Approach

The approaches in Mexnext-I, Mexnext-II and Mexnext-III are very similar but Mexnext-II and Mexnext-III start with an inventory of the 'unexplored' experiments.  Apart from that all  Mexnext phases  are carried out along the following Work Packages.

WP2: Processing/presentation of data, uncertainties, tunnel effects
Data will be processed and uncertainties will be assessed. An assessment will, if applicable, also be made for the wind tunnel effects

WP3: Comparison of calculational results from different types of codes with measurement data
In this WP the calculational results from the codes which are used by the participants are compared with the data from the various experiments. It is meant to be a thorough validation of different codes and it provides insights into the phenomena which need further investigation (see WP4).

A unique feature of the Mexico experiment was that both detailed aerodynamic measurements along the blade as well as flow field data were taken. Therefore in Mexnext-I the following data could be compared:

Pressure data
Normal force coefficients
Tangential force coefficients
Balance data
PIV data

Note that the data to be compared depend on the type of code (e.g. a BEM code cannot produce pressure data).

In Mexnext-III  it is anticipated that again in both the pressures along the blade as well as flow field data can be compared. The advantage of the comparison with New Mexico data lies in the fact that more data are available at a higher quality

WP4: Deeper investigation into phenomena
In this Work package a deeper investigation of different phenomena will take place.
The phenomena will be investigated with isolated submodels, simple analytical tools or by physical rules.

Task 4.1: Standstill
Parked conditions are amongst the design driving load conditions (storm loads). Several measurements have been carried out at standstill and a large number of pitch angles. The resulting loads will be analyzed and compared with common design standards. It is furthermore expected that these data form a reference for the rotational measurements in order to distinguish rotational effects. It was decided to combine this task with task 4.12 (IEC Aerodynanamics)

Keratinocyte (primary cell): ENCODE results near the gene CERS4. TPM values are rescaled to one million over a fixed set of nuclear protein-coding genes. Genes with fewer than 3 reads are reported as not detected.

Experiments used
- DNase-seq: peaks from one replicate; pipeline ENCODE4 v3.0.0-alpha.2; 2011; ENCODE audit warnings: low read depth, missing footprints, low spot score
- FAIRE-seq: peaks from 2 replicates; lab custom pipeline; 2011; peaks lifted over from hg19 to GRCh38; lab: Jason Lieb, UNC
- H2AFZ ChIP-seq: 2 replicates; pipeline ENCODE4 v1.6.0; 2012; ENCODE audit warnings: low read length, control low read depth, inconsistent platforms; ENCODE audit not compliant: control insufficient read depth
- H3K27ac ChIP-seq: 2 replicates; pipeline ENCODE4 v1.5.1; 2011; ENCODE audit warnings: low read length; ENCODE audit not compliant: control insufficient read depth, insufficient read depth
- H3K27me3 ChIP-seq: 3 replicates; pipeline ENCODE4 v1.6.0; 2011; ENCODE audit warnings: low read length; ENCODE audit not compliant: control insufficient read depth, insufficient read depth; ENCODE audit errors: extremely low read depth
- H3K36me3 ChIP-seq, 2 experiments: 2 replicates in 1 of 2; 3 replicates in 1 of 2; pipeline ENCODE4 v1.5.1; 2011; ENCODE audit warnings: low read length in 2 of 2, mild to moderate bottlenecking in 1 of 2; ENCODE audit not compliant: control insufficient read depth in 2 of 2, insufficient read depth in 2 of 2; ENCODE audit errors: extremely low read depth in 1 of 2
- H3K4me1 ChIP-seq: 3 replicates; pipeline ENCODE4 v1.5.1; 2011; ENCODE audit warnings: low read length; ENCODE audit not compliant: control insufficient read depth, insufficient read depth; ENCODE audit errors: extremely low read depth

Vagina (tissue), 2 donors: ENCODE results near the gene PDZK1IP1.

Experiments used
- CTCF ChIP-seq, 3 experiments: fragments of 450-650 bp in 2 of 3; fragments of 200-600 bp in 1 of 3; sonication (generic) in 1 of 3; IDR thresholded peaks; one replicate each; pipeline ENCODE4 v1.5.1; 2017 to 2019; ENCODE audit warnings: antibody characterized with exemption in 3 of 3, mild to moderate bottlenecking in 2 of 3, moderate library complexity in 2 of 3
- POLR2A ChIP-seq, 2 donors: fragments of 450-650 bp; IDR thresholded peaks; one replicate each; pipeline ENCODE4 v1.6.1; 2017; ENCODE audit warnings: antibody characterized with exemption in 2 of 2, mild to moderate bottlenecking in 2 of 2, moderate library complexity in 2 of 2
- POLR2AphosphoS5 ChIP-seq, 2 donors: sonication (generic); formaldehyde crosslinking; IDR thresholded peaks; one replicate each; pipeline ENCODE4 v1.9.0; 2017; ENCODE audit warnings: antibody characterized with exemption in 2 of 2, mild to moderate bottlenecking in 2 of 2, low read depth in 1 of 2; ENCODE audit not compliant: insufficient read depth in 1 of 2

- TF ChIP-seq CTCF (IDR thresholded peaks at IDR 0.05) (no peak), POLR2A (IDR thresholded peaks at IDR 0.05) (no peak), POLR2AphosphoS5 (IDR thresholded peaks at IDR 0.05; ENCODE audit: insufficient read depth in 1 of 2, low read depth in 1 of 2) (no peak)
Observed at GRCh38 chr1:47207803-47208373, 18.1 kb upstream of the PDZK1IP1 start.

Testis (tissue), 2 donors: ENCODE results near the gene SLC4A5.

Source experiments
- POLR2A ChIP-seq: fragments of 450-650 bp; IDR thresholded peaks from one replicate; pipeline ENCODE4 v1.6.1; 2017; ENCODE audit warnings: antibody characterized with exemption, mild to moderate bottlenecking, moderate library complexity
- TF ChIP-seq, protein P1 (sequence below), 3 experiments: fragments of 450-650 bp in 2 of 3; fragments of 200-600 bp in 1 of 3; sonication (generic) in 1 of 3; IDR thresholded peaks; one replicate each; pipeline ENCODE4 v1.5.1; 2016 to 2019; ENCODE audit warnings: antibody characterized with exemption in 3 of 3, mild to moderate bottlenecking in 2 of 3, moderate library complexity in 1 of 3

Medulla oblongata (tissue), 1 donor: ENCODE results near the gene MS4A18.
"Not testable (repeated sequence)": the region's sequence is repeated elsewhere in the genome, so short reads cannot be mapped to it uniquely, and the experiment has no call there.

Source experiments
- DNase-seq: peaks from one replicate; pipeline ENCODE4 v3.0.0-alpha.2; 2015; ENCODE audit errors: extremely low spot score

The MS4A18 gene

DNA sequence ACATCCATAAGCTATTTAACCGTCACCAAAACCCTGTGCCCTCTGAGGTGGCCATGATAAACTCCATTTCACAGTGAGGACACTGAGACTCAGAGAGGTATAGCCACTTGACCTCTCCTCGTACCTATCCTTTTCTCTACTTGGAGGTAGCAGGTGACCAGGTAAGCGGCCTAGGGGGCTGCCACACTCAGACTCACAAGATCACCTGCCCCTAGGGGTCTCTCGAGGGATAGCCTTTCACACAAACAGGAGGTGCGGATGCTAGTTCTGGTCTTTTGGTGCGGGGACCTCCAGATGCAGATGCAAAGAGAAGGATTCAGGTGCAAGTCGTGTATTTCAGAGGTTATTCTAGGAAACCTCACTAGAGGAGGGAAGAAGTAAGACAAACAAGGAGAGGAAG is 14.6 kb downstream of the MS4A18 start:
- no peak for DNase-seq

Task 4.2: Sensitivity of results on Reynolds number
A number of measurement campaigns have been performed at various rotational speeds where the remaining conditions are more or less similar. As such a comparison of the results at the two rotor speeds may offer insight on the Reynolds number sensitivities of the various data. Moreover both the Mexico experiment as well as the NASA-Ames experiment have also been done on smaller scales which leads to insights on scaling effects. In Mexnext-III this task will run at a slower pace.

Task 4.3: Angle of attack
For many aerodynamic investigations, the angle of attack is a crucial quantity. However the definition, determination and measurement of the angle of attack for a rotating wind turbine is far from straightforward. Several investigations on the angle of attack will be performed.

Task 4.4: Near wake aerodynamics, including tip vortex trajectories and the turbulent wake state
Several measurements are available with detailed information on the flow field at the near wake.

Task 4.5: Non-uniformity of flow between the blades
In this task the non-uniformity of the flow between the blades will be studied, explained and evaluated with common theory.

The task makes use of flow field measurements carried out in the rotor  plane. Then the effects of non-uniformity of the flow in the tip region are analyses, which is usually corrected for by Prandtl’s tip correction model in Blade Element Momentum (BEM) methods.

Task 4.6: 3D effects
In this task the 3D effects on the rotating airfoil data are being analysed. Sectional data as measured on the 3D blade are compared with 2D airfoil data in order to distinguish the rotational effects on the airfoil data. A comparison with standstill data will also be made.

Task 4.7: Yawed flow and instationary airfoil aerodynamics
This task focusses on the load and velocity variations due to yaw. these variations may be accompanied by instationary effects on the airfoil aerodynamics.

Task 4.8: Dynamic Inflow
Dynamic inflow is related to the unsteady effect on the induction at e.g. pitching steps. Several measurements at such conditions have been taken and will be analysed.

Task 4.9: Boundary layer transition
Some experiments have performed dedicated experiments on boundary layer transition. The transition location from these rotating measurements will  be compared  with the location from 2D wind tunnel measurements and with calculations. (New) Mexico measurements with the fast Kulite transducers may also help in the detection of transition.

Task 4.10: Acoustics
In New Mexico an acoustic array was placed next to the turbine. Acoustic data  have been taken in parallel to aerodynamic data which will facilitate in determining the aerodynamic-acoustic link 

Task 4.11: Devices
In New Mexico measurements have been taken with flow devices on the blade (e.g. Guerney flaps and root spoilers). These measurements will be analysed.

Task 4.12: IEC aerodynamics
In New Mexico measurements have been taken at large pitch misalignments, i.e. an important IEC load case. It was decided to combine the activities in this task with those of task 4.1 (stand still aerodynamics)

It is noted that Mexnext-I and II are finished. Mexnext-III runs from January 1st 2015 until December 31st 2017.